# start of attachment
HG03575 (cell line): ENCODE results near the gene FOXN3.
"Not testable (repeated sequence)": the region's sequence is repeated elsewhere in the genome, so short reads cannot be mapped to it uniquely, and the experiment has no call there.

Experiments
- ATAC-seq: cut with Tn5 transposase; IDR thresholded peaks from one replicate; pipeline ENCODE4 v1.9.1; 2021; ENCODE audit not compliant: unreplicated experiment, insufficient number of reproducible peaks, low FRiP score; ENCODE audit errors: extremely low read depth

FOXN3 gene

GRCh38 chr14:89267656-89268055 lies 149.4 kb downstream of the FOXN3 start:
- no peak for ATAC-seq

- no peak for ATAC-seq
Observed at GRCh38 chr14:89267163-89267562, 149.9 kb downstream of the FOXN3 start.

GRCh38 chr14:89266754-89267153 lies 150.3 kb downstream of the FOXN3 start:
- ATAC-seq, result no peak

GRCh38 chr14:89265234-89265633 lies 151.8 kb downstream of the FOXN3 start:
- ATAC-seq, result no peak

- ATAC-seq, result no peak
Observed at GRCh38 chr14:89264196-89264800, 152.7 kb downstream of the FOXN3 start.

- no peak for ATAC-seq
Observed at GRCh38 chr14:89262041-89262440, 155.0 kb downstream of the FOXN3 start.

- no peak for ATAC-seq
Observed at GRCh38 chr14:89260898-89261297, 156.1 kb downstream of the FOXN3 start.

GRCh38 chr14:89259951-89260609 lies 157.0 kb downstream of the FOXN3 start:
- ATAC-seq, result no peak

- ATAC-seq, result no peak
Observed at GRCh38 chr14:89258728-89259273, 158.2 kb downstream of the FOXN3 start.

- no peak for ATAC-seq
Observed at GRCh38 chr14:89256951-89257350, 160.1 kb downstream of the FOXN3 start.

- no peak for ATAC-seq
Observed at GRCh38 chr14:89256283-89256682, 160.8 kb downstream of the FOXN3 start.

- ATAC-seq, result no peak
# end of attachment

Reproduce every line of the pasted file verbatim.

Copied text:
HG03575 (cell line): ENCODE results near the gene FOXN3.
"Not testable (repeated sequence)": the region's sequence is repeated elsewhere in the genome, so short reads cannot be mapped to it uniquely, and the experiment has no call there.

Experiments
- ATAC-seq: cut with Tn5 transposase; IDR thresholded peaks from one replicate; pipeline ENCODE4 v1.9.1; 2021; ENCODE audit not compliant: unreplicated experiment, insufficient number of reproducible peaks, low FRiP score; ENCODE audit errors: extremely low read depth

FOXN3 gene

GRCh38 chr14:89267656-89268055 lies 149.4 kb downstream of the FOXN3 start:
- no peak for ATAC-seq

- no peak for ATAC-seq
Observed at GRCh38 chr14:89267163-89267562, 149.9 kb downstream of the FOXN3 start.

GRCh38 chr14:89266754-89267153 lies 150.3 kb downstream of the FOXN3 start:
- ATAC-seq, result no peak

GRCh38 chr14:89265234-89265633 lies 151.8 kb downstream of the FOXN3 start:
- ATAC-seq, result no peak

- ATAC-seq, result no peak
Observed at GRCh38 chr14:89264196-89264800, 152.7 kb downstream of the FOXN3 start.

- no peak for ATAC-seq
Observed at GRCh38 chr14:89262041-89262440, 155.0 kb downstream of the FOXN3 start.

- no peak for ATAC-seq
Observed at GRCh38 chr14:89260898-89261297, 156.1 kb downstream of the FOXN3 start.

GRCh38 chr14:89259951-89260609 lies 157.0 kb downstream of the FOXN3 start:
- ATAC-seq, result no peak

- ATAC-seq, result no peak
Observed at GRCh38 chr14:89258728-89259273, 158.2 kb downstream of the FOXN3 start.

- no peak for ATAC-seq
Observed at GRCh38 chr14:89256951-89257350, 160.1 kb downstream of the FOXN3 start.

- no peak for ATAC-seq
Observed at GRCh38 chr14:89256283-89256682, 160.8 kb downstream of the FOXN3 start.

- ATAC-seq, result no peak